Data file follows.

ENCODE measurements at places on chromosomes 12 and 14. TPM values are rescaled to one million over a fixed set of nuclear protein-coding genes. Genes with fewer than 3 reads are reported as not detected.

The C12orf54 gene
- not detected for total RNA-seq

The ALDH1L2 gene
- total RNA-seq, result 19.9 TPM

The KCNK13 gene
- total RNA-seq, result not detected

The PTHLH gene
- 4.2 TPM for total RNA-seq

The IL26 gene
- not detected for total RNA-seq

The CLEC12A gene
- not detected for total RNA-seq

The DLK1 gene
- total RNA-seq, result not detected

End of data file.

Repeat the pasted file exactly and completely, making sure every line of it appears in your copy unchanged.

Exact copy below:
ENCODE measurements at places on chromosomes 12 and 14. TPM values are rescaled to one million over a fixed set of nuclear protein-coding genes. Genes with fewer than 3 reads are reported as not detected.

The C12orf54 gene
- not detected for total RNA-seq

The ALDH1L2 gene
- total RNA-seq, result 19.9 TPM

The KCNK13 gene
- total RNA-seq, result not detected

The PTHLH gene
- 4.2 TPM for total RNA-seq

The IL26 gene
- not detected for total RNA-seq

The CLEC12A gene
- not detected for total RNA-seq

The DLK1 gene
- total RNA-seq, result not detected